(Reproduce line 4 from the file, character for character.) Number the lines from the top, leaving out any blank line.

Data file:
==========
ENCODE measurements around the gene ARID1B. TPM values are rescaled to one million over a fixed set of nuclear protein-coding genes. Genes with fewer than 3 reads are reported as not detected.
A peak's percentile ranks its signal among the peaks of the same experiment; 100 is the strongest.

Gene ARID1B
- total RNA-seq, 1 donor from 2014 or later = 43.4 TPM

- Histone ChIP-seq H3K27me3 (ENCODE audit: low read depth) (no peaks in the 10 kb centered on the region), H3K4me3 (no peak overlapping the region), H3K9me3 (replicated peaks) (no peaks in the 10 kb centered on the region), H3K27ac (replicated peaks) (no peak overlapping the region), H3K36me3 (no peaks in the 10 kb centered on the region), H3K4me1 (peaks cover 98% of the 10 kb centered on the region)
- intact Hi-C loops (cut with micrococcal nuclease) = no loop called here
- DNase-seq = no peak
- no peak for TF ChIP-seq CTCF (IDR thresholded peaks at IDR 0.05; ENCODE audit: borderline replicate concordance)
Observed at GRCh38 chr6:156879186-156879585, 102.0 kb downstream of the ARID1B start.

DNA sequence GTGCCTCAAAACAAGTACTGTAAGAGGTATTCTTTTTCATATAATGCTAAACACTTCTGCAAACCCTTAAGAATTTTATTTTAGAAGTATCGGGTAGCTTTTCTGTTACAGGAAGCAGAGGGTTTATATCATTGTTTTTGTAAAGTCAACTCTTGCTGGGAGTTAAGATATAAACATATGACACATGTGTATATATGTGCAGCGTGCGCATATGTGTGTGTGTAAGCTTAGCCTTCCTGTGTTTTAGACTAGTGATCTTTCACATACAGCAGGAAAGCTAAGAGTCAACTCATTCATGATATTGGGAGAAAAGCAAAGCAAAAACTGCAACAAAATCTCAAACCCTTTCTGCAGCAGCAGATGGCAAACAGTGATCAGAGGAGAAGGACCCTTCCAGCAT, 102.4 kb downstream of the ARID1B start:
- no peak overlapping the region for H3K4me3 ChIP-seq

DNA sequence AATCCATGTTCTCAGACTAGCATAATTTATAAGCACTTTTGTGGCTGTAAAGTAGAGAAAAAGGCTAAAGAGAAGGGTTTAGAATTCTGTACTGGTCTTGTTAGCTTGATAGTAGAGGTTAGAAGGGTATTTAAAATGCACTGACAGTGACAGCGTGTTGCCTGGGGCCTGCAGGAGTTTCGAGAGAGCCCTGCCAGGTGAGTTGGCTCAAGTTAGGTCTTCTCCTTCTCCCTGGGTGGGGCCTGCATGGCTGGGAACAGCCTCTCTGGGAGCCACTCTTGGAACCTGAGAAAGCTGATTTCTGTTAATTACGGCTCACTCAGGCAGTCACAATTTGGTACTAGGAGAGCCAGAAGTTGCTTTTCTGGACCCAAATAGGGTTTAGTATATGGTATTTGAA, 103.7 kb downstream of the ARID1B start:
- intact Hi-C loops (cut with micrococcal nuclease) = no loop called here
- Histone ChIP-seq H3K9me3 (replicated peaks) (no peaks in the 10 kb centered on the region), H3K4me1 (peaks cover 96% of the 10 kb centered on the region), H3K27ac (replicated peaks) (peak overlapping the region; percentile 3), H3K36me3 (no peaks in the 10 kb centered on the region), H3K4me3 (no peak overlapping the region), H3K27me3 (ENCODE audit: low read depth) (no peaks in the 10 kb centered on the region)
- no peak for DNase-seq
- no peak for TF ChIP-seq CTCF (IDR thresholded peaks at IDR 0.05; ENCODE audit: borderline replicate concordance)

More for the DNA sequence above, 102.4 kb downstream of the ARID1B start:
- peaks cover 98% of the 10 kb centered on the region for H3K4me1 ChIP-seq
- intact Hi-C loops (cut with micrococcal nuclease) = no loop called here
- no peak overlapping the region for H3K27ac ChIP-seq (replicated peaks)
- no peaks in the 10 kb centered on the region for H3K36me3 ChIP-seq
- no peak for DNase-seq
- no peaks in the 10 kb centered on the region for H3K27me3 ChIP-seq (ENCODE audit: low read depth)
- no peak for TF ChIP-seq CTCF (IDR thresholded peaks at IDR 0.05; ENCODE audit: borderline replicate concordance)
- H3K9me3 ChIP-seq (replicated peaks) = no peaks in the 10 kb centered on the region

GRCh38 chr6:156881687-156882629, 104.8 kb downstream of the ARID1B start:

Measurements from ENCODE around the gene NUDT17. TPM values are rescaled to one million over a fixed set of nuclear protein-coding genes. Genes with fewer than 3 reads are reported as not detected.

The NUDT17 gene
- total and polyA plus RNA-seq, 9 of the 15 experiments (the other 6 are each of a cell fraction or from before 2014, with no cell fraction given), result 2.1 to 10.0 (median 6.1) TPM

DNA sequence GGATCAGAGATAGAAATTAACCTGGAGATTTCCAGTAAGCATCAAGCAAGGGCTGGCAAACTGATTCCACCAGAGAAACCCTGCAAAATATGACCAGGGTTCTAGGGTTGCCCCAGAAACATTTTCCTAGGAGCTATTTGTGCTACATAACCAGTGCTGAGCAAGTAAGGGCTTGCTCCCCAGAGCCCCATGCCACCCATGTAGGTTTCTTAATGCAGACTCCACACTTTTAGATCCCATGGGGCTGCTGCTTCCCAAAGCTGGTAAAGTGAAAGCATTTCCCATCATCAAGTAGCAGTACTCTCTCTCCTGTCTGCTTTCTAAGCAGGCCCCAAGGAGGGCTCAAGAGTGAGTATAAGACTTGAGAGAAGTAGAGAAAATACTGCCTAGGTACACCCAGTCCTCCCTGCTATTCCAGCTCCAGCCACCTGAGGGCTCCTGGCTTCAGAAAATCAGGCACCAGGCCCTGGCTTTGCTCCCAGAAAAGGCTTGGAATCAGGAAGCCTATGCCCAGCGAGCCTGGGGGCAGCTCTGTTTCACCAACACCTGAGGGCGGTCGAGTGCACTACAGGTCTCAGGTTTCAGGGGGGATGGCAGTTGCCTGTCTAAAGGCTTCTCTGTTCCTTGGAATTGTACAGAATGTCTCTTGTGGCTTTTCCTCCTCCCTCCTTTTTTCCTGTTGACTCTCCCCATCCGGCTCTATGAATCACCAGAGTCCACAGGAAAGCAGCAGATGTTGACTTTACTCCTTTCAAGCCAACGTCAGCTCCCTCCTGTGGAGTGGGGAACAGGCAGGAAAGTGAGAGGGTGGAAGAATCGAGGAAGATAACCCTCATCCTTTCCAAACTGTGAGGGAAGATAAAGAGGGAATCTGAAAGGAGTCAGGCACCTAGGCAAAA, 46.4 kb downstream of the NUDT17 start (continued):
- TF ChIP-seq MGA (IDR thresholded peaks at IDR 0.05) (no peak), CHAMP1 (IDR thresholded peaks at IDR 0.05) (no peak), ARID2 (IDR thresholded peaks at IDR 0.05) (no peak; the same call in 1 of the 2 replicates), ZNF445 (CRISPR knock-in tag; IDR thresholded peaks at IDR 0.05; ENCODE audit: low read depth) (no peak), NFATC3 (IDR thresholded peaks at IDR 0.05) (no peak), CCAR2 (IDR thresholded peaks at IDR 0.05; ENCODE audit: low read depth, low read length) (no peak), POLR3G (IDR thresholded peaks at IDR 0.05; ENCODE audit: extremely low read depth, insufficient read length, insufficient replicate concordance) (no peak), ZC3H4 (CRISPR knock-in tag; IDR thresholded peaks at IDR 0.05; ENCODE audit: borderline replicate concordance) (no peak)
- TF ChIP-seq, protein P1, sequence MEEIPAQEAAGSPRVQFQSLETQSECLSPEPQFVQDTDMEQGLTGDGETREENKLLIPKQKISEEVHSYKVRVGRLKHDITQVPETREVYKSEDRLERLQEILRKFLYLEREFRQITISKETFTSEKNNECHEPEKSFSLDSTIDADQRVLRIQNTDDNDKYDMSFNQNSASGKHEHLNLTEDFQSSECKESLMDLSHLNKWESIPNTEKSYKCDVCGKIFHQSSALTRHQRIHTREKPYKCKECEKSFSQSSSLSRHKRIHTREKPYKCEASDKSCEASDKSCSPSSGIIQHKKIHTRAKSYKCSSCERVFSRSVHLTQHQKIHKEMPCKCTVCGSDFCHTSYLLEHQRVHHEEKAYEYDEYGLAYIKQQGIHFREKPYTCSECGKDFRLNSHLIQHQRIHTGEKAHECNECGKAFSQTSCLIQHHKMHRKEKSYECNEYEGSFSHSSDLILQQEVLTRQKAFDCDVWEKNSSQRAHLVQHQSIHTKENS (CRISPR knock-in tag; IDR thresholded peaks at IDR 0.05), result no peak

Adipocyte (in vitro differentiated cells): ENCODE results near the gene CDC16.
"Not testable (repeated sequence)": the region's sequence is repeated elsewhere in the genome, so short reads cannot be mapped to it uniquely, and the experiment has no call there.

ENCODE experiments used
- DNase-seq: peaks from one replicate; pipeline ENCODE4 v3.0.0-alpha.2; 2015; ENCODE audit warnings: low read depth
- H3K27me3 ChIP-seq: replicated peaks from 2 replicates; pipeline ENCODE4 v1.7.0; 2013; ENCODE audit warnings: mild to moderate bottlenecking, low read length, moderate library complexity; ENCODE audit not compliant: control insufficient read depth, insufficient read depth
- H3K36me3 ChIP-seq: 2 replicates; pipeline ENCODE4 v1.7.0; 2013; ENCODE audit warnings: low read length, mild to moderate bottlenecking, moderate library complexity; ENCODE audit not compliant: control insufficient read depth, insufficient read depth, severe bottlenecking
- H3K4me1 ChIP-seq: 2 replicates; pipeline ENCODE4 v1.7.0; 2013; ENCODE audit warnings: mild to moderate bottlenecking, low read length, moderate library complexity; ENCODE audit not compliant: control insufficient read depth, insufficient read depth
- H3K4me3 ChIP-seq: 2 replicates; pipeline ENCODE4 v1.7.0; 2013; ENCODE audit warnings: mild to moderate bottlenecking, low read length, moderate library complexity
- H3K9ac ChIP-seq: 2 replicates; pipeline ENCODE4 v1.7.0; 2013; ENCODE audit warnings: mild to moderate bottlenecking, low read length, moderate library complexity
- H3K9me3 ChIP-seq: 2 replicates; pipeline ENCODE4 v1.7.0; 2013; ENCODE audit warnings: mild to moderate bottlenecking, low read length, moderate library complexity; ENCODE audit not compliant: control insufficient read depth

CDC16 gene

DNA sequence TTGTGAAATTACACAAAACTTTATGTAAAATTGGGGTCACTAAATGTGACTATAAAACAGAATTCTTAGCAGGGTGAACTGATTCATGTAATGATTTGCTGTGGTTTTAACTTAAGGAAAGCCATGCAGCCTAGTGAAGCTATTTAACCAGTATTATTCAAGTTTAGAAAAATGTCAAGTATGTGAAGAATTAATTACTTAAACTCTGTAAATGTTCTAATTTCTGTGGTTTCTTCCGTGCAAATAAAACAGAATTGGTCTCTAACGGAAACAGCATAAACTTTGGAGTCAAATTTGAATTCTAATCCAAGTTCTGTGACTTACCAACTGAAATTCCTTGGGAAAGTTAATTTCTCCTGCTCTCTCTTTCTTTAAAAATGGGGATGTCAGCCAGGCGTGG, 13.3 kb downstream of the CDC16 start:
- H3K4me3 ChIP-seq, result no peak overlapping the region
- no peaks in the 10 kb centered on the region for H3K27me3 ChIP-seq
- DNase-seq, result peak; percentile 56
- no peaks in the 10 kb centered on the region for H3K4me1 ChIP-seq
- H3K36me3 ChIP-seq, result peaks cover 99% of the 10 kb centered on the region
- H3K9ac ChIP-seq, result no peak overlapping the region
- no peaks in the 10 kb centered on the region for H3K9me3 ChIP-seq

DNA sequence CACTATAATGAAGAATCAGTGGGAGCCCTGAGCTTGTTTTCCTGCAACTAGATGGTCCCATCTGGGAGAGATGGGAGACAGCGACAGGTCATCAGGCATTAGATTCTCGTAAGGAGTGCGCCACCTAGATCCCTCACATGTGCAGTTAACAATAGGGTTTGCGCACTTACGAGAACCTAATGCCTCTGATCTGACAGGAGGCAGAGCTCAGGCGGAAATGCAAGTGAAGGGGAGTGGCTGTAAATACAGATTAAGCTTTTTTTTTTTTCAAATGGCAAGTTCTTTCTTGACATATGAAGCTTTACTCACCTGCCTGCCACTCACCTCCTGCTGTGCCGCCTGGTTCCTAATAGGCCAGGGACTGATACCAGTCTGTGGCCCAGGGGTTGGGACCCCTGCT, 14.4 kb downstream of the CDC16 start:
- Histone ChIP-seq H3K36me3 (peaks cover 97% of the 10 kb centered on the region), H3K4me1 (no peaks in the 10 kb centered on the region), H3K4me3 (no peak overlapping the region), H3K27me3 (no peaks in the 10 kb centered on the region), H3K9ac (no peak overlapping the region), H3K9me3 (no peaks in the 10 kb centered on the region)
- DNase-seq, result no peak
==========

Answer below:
- total RNA-seq, 1 donor from 2014 or later = 43.4 TPM